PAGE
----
“Those poor people are probably so traumatized,” says Lecesne of the cast and crew. “They were really just days away from beginning previews. It was a big disappointment, because they had worked very hard to get it to that point, and now it’s in limbo until further notice.”

As the creator of the story that inspired so many different offshoots, Lecesne remains delighted, if sometimes a little surprised, that so much has sprung up from relatively humble origins.

“For me, ‘Trevor’ is something I wrote in the ’90s, and started performing as part of an off-off-off Broadway show called ‘Word of Mouth,’“ Lecesne explains. ”It was just a little 10-minute bit within a larger piece of theater. And to think that that little 10-minute piece expanded to a 16-minute film, and has done so much in the world, it’s a big reminder of just how powerful some stories can be, and how much good they can do under the right circumstances. In this case, it’s had something to do with saving tens of thousands of lives, which I find extraordinary.

PLANNING TO WATCH?

What: Celeste Lecesne’s “The Absolute Brightness of Leonard Pelkey”

Where: Presented as a streaming, pay-per-view production by Cinnabar Theater.

When: January 22-31, as an on-demand video presentation. You can watch it any time during the period the video is available.

Cost: $25, available for 48 hours.

Information and tickets: CinnabarTheater.org.

“When something like that happens in your life,” they continue, “you have to stand back and just acknowledge it as the grace that it is. It’s something that often comes along right at the time that it’s needed, and starts doing the work it needs to do. I suppose gratitude would probably be the overriding emotion I have whenever I think about anything to do with ‘Trevor.’”

Lecesne, more than most playwright-novelist-screenwriter-actors, appears committed to adapting each new work into other forms of art — books into plays, plays into movies, movies into books. It seems that every Lecesne title has two or three variations.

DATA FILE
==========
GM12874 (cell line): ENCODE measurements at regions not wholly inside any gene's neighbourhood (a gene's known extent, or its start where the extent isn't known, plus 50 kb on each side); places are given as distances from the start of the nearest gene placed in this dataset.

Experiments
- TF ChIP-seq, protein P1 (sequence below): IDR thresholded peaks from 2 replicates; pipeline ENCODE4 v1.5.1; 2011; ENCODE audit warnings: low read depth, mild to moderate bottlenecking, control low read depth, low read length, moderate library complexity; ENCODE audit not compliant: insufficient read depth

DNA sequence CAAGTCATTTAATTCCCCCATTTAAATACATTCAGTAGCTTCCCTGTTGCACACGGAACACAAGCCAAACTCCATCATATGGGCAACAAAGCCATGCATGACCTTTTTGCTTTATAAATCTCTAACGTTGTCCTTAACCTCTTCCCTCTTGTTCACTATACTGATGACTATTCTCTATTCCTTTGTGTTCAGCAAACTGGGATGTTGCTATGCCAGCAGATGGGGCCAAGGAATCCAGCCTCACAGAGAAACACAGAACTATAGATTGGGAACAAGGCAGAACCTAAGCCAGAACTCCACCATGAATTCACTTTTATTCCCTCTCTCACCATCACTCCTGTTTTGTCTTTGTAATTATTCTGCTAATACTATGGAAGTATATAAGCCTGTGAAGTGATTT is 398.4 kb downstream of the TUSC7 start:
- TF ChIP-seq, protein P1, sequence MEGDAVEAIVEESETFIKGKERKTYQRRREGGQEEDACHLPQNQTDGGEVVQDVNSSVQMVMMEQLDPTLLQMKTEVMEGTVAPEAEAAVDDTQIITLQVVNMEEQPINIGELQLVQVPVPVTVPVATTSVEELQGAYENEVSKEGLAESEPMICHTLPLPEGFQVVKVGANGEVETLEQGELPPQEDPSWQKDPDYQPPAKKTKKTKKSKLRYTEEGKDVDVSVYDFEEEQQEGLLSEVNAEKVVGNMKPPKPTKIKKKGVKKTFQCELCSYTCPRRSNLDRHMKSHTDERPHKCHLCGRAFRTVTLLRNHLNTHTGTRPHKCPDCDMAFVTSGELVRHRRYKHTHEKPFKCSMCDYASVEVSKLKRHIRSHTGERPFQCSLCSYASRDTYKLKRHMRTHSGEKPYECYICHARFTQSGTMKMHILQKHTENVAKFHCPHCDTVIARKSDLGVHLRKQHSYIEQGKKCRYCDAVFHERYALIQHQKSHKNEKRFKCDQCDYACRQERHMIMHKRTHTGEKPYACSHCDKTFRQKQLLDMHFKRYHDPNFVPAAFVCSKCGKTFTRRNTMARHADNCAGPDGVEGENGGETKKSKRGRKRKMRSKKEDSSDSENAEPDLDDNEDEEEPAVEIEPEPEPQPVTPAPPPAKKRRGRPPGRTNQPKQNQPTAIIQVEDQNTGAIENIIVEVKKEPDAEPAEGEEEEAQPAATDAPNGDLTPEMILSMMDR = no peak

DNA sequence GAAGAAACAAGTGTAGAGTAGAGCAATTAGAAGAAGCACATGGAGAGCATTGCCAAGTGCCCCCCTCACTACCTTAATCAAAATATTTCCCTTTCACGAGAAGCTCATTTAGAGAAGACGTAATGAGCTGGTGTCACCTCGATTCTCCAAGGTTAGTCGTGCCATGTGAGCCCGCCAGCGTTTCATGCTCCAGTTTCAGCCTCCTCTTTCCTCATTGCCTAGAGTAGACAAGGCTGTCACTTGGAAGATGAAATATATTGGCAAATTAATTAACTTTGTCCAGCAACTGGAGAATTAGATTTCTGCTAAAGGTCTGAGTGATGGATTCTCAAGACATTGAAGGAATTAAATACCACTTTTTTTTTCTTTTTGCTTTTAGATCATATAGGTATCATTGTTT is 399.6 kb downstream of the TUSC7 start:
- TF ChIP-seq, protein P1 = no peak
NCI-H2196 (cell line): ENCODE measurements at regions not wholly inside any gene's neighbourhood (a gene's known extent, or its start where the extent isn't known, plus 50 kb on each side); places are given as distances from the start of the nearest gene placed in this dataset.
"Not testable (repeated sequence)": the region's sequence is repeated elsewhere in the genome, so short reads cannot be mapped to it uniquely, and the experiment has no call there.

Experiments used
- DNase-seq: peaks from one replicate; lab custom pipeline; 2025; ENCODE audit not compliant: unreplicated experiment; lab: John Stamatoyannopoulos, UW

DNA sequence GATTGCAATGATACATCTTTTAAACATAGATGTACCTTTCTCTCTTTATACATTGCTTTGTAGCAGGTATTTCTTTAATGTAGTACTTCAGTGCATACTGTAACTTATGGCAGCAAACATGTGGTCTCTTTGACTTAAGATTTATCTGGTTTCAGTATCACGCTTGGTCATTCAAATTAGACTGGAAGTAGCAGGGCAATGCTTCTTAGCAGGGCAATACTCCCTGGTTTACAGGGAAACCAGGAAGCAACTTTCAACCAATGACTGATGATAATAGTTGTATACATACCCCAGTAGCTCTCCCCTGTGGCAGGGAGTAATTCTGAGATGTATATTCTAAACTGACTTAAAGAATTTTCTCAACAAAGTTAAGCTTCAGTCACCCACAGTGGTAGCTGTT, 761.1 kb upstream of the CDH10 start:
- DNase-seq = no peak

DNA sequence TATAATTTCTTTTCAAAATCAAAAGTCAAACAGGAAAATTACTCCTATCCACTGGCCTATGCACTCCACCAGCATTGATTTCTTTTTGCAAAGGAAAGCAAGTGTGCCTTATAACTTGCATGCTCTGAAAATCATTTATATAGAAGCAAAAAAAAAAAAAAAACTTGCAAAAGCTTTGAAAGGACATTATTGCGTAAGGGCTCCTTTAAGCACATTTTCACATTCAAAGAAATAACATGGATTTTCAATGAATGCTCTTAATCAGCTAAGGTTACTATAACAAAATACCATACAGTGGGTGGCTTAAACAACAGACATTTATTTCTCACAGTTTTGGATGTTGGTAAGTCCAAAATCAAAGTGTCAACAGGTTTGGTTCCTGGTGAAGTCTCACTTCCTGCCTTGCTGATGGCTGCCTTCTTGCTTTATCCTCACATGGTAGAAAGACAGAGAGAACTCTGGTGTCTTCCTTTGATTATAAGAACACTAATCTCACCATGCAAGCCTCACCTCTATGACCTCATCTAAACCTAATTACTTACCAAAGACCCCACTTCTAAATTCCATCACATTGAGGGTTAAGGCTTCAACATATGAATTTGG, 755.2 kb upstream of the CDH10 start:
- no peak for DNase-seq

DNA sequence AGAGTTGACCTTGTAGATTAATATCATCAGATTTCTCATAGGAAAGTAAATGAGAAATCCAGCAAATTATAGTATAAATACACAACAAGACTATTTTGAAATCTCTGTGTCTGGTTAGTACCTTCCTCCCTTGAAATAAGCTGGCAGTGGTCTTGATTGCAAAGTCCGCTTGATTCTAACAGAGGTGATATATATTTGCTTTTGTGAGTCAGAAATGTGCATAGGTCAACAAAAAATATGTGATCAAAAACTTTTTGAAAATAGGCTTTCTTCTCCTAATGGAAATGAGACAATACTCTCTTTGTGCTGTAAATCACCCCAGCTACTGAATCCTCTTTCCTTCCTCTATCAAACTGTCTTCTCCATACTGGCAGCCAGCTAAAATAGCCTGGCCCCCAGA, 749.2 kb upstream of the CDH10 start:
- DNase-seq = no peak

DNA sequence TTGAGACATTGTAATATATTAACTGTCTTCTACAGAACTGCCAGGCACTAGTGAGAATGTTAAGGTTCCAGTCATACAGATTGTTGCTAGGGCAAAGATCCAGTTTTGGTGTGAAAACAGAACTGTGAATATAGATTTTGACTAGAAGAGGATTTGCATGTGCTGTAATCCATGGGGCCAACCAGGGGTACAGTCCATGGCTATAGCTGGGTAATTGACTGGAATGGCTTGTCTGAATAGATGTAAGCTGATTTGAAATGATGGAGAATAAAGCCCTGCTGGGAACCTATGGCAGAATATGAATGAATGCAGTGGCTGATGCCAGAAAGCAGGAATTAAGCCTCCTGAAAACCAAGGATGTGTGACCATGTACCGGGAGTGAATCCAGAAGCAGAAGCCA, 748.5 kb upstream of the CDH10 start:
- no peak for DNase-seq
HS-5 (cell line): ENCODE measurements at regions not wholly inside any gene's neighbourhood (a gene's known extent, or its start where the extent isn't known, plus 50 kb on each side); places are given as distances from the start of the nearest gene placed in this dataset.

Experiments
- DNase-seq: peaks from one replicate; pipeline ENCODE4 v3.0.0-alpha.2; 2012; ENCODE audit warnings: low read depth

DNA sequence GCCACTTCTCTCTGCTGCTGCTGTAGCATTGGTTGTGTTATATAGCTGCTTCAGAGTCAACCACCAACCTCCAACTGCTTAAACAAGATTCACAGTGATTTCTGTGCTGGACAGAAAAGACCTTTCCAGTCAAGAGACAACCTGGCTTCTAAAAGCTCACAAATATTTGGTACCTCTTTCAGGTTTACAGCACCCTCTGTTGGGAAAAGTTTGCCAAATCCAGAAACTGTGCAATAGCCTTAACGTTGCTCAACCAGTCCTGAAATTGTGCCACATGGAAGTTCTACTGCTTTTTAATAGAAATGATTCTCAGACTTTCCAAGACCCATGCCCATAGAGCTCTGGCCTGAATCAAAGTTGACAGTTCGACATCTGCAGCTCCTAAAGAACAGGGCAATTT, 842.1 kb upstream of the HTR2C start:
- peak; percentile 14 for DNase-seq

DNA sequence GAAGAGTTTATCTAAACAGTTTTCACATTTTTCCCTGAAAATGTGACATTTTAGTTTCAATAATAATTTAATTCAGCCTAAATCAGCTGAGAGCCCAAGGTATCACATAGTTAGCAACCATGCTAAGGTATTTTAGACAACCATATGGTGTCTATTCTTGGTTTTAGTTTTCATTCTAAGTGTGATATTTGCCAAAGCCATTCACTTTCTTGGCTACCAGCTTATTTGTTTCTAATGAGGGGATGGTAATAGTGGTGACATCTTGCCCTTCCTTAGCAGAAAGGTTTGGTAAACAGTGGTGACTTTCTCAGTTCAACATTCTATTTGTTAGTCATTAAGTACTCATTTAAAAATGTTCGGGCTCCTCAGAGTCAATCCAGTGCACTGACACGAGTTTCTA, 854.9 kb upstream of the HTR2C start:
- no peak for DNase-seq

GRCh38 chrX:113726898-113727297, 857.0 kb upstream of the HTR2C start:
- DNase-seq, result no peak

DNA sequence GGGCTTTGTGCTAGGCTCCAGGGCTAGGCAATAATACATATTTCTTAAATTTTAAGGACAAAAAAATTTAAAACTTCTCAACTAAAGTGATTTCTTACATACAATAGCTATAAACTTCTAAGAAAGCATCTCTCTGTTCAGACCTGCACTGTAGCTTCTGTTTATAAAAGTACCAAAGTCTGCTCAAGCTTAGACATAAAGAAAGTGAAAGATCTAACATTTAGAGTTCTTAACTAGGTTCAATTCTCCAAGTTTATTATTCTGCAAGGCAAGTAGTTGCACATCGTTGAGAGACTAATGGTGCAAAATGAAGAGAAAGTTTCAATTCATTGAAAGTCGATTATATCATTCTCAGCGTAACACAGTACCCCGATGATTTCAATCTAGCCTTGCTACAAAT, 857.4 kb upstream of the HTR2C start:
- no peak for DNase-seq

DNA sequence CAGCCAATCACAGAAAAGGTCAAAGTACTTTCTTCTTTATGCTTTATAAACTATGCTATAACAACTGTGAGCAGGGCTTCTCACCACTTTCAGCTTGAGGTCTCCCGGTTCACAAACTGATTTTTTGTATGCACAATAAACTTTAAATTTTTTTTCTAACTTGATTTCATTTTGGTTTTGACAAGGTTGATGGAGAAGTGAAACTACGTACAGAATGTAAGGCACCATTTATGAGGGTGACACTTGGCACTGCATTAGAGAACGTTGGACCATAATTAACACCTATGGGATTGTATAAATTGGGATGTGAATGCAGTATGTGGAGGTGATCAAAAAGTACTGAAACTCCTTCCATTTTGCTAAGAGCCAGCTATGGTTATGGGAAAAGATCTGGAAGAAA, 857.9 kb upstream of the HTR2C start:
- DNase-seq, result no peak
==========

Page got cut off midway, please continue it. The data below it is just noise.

“I just keep going back to the well,“ they laugh. ”With ‘Absolute Brightness,’ after writing the novel, I just wasn’t finished with it. Between the time that the novel came out and the time I adapted the play, things happened in the world that I felt needed addressing. That story seemed like a good way to address my concerns about young queer youth, about how they were living their lives.“

But Lecesne’s reasons for adapting the book into a stage piece had just as much to do with reaching adults as finding new mediums to tell the story.

“The novel was a YA novel,” intended for teenagers, Lecesne says, “and I also wanted to speak to an older audience, to help them understand something about the contribution that queer people make, especially young queer people.”

Which brings us back to the Cinnabar production.

“The world has changed a lot since I first started doing this,” he says. “So I’m really curious to see how the piece holds up, and what it has to say now. The questions about standing up against evil, about how evil is allowed to perpetuate itself, those have always been a part of the show. But, four or five years later, I’m excited to see how the play speaks to the time we are living in now. That’s one of the great things about art, is that it can really speak to the time it’s in, Shakespeare being the greatest example of that. Art can be rooted in the time it was made and yet still speak so eloquently about today. I love that.”

True to form, Lecesne is currently in the process of adapting “Absolute Brightness” into a film.

“I love these characters so much,“ Lecesne continues. ”I get so involved with them and so invested. They seem like real people to me, so I want to keep them employed.“